Definition :Testicular hypoplasia implies an incomplete development of the germinal epithelium of the seminiferous tubules, due to inadequate numbers of germinal cells within the testis. Lack of germinal cells may arise throughpartial or complete failure of the germinal cells to develop in the yolk sac, failure to migrate to the genital ridge, failure to multiply in the developing gonad, or widespread degeneration of embryonic germinal cells within the primitive gonad.
General information: Mild cases may exhibit moderate oligospermia or poor sperm morphology, but severe cases may be aspermic. A hereditary form of hypoplasia exists in Swedish Highland cattle affecting the left testis more commonly than the right. Formerly, in the UK, many cases were detected when bulls were licensed at 10 months of age; however, the abandoning of such licensing means that the frequency of animals with relative hypoplasia is likely to increase.
A high incidence of hypoplasia occurs in the Welsh Mountain pony, in which the right testis is most commonly affected, and in which an inherited aetiology is probable.
Sporadic cases of hypoplasia occur in all species, occasionally, but not often, with a clear familial predisposition.
Klinefelter’s syndrome (karyotype XXY): is a sporadic cause of testicular hypoplasia in bulls, and has been reported in rams, boars and dogs. It is also particularly associated with male tortoiseshell and calico cats.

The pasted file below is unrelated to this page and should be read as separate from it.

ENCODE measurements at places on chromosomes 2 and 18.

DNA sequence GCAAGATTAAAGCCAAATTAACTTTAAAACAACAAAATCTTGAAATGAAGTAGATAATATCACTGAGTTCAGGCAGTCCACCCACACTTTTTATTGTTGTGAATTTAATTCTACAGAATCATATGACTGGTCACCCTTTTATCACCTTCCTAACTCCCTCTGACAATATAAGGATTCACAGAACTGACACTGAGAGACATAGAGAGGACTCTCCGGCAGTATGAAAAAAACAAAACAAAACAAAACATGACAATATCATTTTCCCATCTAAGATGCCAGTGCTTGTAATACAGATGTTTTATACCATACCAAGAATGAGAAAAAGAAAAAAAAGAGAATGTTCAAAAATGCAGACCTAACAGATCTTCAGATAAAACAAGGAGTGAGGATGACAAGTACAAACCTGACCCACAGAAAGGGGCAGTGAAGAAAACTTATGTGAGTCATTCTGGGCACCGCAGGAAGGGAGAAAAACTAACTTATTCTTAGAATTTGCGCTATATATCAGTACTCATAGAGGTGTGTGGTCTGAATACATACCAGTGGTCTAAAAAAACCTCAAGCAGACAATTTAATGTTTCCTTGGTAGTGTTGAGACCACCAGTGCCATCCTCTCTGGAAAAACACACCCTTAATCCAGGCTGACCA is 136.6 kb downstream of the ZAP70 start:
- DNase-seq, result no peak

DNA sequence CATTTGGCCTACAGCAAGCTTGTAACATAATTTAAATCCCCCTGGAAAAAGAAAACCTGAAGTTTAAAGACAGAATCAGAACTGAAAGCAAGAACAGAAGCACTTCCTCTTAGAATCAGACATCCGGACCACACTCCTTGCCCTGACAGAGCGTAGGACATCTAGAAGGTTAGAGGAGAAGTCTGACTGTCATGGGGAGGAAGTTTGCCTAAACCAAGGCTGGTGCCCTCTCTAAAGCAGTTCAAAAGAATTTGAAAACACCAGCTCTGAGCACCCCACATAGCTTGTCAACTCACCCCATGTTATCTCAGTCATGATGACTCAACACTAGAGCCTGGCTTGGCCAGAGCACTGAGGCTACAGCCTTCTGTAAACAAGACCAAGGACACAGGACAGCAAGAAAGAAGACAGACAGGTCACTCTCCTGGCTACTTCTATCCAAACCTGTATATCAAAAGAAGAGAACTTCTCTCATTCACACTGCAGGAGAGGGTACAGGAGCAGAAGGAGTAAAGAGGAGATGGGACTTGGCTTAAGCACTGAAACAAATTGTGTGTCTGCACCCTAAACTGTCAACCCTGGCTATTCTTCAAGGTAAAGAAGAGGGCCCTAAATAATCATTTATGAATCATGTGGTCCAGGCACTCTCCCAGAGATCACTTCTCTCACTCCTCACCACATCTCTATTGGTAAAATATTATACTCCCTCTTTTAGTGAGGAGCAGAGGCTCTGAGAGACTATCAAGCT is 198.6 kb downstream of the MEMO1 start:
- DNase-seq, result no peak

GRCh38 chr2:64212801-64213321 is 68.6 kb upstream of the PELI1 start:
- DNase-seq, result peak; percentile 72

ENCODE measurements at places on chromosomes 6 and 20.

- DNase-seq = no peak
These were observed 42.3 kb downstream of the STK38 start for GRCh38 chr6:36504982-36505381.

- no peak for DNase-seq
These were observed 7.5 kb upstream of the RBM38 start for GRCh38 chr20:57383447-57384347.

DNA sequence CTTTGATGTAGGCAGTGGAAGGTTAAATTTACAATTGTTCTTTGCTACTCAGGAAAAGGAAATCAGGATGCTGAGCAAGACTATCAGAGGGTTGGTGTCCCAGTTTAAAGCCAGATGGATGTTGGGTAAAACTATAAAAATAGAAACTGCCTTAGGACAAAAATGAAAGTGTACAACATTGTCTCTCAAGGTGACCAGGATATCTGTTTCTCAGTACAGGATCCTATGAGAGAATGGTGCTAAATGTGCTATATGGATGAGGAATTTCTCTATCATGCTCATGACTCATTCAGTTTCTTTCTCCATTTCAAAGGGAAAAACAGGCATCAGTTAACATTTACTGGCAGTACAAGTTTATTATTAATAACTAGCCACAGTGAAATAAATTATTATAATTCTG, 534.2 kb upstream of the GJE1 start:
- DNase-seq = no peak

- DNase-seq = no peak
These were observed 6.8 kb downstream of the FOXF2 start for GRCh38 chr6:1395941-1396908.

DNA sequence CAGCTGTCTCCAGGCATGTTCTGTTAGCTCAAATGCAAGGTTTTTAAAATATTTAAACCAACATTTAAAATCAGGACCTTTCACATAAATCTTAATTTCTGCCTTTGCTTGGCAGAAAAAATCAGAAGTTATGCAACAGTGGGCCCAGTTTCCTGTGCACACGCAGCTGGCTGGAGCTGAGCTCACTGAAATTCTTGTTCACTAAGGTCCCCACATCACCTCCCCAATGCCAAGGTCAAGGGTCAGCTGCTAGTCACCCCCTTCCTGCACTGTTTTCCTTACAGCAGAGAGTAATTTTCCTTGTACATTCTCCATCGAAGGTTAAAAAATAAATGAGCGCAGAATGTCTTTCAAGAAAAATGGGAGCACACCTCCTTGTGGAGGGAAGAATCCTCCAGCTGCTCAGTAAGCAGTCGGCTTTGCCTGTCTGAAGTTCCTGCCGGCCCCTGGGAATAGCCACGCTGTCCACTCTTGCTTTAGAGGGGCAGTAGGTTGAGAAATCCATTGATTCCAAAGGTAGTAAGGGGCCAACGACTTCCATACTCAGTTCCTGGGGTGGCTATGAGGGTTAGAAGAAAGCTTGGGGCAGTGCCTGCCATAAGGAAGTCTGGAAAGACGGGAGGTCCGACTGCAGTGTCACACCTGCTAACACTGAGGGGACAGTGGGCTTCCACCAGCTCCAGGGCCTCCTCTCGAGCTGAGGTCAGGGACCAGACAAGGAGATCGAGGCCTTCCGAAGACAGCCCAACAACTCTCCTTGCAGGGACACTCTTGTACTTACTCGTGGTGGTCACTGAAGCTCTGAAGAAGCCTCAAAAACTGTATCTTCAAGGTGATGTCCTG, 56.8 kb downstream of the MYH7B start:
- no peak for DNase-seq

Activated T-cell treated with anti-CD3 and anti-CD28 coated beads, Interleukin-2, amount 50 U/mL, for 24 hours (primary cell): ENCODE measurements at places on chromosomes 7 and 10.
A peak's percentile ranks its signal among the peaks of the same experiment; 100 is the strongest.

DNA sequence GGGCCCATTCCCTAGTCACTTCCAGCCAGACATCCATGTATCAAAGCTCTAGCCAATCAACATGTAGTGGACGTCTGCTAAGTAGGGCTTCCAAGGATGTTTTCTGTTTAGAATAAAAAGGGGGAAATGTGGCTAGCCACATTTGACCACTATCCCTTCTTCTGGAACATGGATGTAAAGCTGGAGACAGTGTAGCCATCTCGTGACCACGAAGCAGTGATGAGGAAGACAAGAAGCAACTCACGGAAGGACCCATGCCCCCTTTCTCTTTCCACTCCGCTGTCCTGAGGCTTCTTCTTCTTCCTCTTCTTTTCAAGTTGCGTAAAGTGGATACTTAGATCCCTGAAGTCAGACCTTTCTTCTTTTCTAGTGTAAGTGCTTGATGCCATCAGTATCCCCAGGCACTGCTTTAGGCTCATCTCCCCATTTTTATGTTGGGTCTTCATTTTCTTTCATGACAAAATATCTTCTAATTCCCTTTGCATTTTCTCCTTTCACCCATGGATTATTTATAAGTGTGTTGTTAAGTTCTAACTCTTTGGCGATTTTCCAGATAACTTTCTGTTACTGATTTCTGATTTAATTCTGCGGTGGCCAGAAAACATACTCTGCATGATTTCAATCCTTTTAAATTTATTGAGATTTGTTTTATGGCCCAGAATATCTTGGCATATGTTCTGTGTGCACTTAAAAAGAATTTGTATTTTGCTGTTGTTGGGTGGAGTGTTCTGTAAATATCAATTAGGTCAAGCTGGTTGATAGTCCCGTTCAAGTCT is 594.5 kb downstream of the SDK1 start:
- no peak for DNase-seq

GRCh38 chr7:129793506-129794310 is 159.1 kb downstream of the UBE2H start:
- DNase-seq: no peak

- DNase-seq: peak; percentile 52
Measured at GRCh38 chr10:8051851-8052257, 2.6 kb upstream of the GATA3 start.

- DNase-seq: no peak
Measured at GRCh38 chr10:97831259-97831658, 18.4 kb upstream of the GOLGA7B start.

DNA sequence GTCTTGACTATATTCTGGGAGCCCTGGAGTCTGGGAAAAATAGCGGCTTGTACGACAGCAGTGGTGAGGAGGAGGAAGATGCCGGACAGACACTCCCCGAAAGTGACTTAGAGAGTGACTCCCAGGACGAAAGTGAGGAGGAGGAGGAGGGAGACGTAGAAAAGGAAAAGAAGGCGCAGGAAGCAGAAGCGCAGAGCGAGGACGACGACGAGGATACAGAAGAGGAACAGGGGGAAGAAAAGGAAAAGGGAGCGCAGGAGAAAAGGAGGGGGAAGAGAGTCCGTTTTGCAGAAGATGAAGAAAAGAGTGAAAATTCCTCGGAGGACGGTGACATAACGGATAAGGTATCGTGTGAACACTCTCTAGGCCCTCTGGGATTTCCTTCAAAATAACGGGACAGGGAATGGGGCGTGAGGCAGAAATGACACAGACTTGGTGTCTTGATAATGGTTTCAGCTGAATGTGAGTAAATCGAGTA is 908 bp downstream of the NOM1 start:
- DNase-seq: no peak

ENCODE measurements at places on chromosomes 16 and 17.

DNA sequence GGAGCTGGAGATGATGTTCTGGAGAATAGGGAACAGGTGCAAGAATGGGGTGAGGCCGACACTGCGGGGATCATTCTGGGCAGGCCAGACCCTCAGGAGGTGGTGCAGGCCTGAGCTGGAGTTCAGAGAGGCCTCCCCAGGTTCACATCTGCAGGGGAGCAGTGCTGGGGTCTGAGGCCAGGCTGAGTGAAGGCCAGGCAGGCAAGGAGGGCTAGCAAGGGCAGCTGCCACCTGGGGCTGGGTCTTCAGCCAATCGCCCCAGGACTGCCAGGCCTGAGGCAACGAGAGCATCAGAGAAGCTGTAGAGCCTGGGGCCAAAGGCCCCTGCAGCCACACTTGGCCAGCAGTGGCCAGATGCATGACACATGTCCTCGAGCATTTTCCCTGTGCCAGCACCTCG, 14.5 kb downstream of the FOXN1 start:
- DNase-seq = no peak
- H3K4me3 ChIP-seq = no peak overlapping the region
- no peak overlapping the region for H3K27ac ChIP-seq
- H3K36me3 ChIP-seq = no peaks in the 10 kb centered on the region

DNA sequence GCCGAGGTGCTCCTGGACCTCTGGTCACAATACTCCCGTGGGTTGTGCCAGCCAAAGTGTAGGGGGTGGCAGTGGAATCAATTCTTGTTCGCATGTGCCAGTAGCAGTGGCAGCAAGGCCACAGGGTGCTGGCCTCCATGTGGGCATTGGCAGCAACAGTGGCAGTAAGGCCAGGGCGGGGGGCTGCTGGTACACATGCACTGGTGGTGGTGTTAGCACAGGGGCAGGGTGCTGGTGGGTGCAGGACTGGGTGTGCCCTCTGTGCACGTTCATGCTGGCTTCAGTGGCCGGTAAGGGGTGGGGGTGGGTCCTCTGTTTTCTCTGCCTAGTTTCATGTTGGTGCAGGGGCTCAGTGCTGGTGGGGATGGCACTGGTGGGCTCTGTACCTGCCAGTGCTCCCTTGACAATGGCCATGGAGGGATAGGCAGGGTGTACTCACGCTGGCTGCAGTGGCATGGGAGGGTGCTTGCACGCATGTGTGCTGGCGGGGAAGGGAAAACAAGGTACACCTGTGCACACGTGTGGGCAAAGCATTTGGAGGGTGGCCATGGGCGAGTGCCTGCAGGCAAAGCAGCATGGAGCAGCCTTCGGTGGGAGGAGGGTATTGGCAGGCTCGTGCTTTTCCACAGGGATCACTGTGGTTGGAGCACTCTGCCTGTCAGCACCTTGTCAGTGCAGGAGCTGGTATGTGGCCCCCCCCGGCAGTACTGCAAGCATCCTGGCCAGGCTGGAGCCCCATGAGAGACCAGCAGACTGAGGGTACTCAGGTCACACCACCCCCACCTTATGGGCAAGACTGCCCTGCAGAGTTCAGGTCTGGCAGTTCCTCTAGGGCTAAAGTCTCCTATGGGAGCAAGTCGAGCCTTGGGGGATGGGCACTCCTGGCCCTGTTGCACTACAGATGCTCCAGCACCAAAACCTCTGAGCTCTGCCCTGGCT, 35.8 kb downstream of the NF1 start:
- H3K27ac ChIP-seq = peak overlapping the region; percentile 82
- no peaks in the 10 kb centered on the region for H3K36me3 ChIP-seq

· The spermatogonia of such animals fail to develop,
· Seminiferous tubules are virtually devoid of spermatogenic cells.
· The semen of such animals is therefore aspermic,
· The Leydig cells being unaffected,
· Libido is normal.
· By measurement of scrotal circumference, a value below acceptable limits for the species and breed being diagnostic.
· Palpation of the testes reveals one or both to be small and flabby.
· Semen analysis may reveal aspermic or oligospermic ejaculates, sometimeswith markedly abnormal morphology or motility characteristics of such sperm as are present.
· By contrast, libido is generally normal and, for this reason, the condition may escape the owner’s attention until the failure to achieve satisfactory pregnancy rates is noticed.
Treatment: Because of the probable inherited basis of testicular hypoplasia, attempting to breed from an affected animal should be avoided. Attempts at treatment with exogenous hormones are invariably unsuccessful, so castration and (for meat animals) slaughter for recovery of the carcass value should be recommended.
Fig. Testicular hypoplasia in a ram. The scrotal
circumference of 22 cm was well below the 30–35 cm
expected for a ram during the breeding season.